F BOMB at Endo's Office

This is kinda funny, (maybe?)...but just wanted to get maybe some feedback. I've had nothing but high blood sugars for weeks now. trying everything, never had numbers this high for so long with no relief. lowest numbers, with tons of novolog, hourly corrections sometimes, hovering around 160's (oh, will I ever see another double digit number again, 'sigh')...220's at bed, relentless. MY BASAL IS OFF, keeping trying to add, adjust (holding off on pump right now too). So, finally after another week of this, I called my Endo's office and he asked me to come in yesterday to try and partner through this. Ketones all week long too; no food, losing weight..feeling AWFUL..WHY WON'T MY BLOOD SUGARS COME DOWN, what have I done wrong..ugh, new vials, new insulin, more..no food, nothing working..help! ugh!

So, I get to his office yesterday, already fighting with another night of high BG's, tired, frustrated, pissed off with myself, he walks in and I start to cry...feeling drained and I start verbally throwing my numbers at him, my logs, hoping for his skilled, trained eyes to find the 'answer', "Did you see my meter, my numbers (he runs it every time)...i can't get my blood sugars to come down..look at this - look how MUCH insulin I'm taking, blah, blah, blah." He looks at me, first with compassion, concern then he says, "You're throwing SO much (insert F BOMB) data at me I'm not going to be able to just (F BOMB'ing) figure this out." I threw one back myself (ha!)...and we kind of ping ponged back and forth like this for a few minutes, he knew my frustrations, I could hear his too. Anyway, I was kind of shocked. I'm not a passive person but it kinda blew me away. He spent a lot of time, advised me, again, on how we're gonna work through this. Yeah..OK..but how would you feel about this?

I think I would feel like throwing a few F bombs myself. But I understand both sides of the frustration here, yours with your unrelenting high blood sugars and his with your deluge of information and tears. For me I guess it would affirm that he too is just a guy with a bit more schooling than I have and I would appreciate his willingness to team up and try to solve the problem. I don't expect a whole lot from my endo because there is no one who knows me better than I know myself and so much of how we treat ourselves is straight from self awareness. But fwiw my CDE is a much better source for problem solving than my endo. The endo is pretty much there to write the prescriptions for the insulin or pump or CGM, the CDE is the one who helps me use them effectively. Good luck I hope you can work through it I totally understand how frustrating it can be.

thanks, clare :). Yeah, our own special little 'job' to take care of this. yuck, fire me from this one, i'm failing..ha! he's voiced wanting to help me directly so I went with it, ya know. a part of me thinks I'm taking too much levemir and it's having a reverse effect..but, IDK, the beast keeps wanting to push my numbers higher and higher, something I haven't experienced since diagnosis..so I don't get it. Well, if I hear one more CDE tell me, "200's aren't dangerous, you need to eat more, start eating more, you're too thin." I'm like...yeah, 200's aren't gonna put me into DKA but they feel like s@it! (they haven't a clue sometimes)..and, NO, when I'm hovering around 190's fasting, with no clue as to how to get these numbers down, i'm not gonna dive into a plate of carb loaded food when an egg and coffee seem to push me over the edge right now..ugh! How is the POD working for you, do you still like it, glad you made the switch from MDI?

The Endo f-bombing would stop me in my tracks and I would just start cracking up laughing no matter how I felt. I have had Endos almost all my life and never heard one cuss. Sometimes cussing, especially hearing it from somebody that you thought doesn’t cuss, can either cause more stress, or release that stress.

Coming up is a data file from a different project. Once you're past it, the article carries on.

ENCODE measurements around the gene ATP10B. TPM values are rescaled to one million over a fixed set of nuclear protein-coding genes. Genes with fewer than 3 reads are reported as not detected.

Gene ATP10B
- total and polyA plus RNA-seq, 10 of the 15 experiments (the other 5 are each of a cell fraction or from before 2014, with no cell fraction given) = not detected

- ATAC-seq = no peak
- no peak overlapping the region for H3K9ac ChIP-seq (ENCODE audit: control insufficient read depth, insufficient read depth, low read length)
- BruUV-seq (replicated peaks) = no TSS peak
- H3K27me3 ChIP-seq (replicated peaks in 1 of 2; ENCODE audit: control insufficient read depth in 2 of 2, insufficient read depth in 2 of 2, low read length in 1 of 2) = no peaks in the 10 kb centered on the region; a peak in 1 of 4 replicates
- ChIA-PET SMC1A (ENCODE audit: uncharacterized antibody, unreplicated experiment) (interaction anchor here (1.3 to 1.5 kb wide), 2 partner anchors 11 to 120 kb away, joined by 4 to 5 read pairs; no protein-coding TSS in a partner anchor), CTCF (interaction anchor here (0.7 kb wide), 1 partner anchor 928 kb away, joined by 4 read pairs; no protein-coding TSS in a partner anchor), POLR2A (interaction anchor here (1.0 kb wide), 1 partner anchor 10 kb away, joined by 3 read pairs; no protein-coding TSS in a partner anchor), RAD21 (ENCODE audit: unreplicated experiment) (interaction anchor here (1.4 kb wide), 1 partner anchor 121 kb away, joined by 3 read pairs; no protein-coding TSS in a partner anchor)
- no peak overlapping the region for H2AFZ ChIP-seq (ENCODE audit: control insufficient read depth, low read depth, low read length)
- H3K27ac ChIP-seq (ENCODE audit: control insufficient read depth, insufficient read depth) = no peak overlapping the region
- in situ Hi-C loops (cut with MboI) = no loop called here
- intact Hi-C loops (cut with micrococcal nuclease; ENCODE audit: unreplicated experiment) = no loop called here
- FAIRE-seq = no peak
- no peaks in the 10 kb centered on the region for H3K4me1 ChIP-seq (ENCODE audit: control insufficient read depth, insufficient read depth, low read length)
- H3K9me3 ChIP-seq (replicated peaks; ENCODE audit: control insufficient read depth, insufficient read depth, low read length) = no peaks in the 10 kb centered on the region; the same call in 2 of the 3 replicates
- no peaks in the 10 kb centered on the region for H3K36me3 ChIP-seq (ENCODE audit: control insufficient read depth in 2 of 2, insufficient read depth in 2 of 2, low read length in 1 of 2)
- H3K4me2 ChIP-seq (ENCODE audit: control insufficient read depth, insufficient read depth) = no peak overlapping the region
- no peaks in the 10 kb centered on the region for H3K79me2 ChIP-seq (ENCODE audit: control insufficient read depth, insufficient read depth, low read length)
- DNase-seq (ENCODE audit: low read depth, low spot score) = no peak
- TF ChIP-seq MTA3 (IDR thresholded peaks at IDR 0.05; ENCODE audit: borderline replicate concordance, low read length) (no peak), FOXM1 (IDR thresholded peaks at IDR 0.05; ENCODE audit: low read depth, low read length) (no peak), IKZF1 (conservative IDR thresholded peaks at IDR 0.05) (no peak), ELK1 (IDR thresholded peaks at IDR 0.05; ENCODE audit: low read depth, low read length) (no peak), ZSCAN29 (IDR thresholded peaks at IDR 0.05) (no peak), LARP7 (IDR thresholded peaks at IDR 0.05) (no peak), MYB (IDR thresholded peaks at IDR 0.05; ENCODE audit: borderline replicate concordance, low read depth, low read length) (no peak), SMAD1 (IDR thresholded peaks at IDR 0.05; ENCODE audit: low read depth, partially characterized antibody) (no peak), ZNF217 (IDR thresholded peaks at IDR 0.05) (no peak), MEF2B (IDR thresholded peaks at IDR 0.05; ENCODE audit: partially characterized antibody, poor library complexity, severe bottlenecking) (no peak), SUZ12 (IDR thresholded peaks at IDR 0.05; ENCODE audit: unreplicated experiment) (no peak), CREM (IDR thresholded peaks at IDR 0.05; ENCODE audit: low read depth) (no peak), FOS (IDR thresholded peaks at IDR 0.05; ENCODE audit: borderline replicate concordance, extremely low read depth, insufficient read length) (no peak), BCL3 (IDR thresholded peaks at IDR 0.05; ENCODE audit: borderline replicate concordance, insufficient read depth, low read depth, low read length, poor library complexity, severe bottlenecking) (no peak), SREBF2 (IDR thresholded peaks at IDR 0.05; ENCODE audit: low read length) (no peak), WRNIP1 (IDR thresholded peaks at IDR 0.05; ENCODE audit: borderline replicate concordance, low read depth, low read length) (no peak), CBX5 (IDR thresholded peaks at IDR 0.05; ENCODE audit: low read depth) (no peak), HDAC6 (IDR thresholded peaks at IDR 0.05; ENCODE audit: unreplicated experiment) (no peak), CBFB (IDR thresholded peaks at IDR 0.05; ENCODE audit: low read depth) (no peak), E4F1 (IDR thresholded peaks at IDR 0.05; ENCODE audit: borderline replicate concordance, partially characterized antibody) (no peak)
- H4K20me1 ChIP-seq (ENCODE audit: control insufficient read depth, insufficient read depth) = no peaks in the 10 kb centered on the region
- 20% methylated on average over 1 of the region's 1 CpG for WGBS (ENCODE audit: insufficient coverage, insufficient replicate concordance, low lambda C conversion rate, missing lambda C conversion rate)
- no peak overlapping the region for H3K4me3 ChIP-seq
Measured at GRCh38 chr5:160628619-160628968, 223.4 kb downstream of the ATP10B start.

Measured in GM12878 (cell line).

Hey Sarah, still loving the pod although last night I had my first "occlusion alarm" and the pod just stopped delivering insulin and made a hell of a racket. But besides that it continues to amaze me with how steady and stable things are. I'm sorry you are still having these issues. My gut instinct is always to blame it on hormones and since insulin is a hormone I lump it in with the rest of them.

I know, right. He threw 2 in one sentence, straight faced, i caught them and threw one (maybe two) right back. but I was shocked. I left his office thinking, "I frickin hate this stupid disease." He probably left and thought, " I frickin' hate my job." HA!

Well, I wouldn't be happy about it, for sure, but when you look at the situation you described, your endo may have been overwhelmed by your challenge, plus his other patients, etc.

IMO, any appointment where you provide a data dump when you arrive is likely to be pretty worthless to both you and the endo. For this reason, I have kept my endo in Maryland even though I live in Florida. All the endos here just want data, data, data. My Maryland endo talks to me about MY issues, verifies that I am thinking about managing the disease in the right way, and checks me for complications.

FWIW, MDI had me questioning my sanity and made my meals a chore, a task that had to be accomplished whether I was hungry or not. Pumping has made so much more sense, even though it has its own challenges.

I would feel foolish! My docs have never played toss the F bomb with me, but I don't go in to my appointments with a flame thrower and start projecting fire at them. I think you are fortunate that your doc is compassionate, shows concern, and feels he can just return the fire. And after all that takes the time to offer you advice. Hopefully it is sound advice and things are improving. I hope you can get another appointment with him!

hum, i think you're missing the concept, i was coming from complete stress, not anger towards him at all and he knows me, we've worked together a long time, and asked me to come in. it was in my haste, frustration, feeling 'awful', etc....that I was supplying him with data, info, etc..hoping for some HELP - like, please can you help. not to accuse or confuse. Why wouldn't I get another appointment with him. think you've missed my point..certainly no flame throwing or projecting fire, for pete's sake...but, hey..thanks.

LOL - no I got the point, and was entertained by the visit, though I wouldn't call any of it "funny" really.

Now I am wondering if you are on the way to improvement and if his advice was helpful.

And you asked how would I feel...so I answered. But hey, you're welcome =/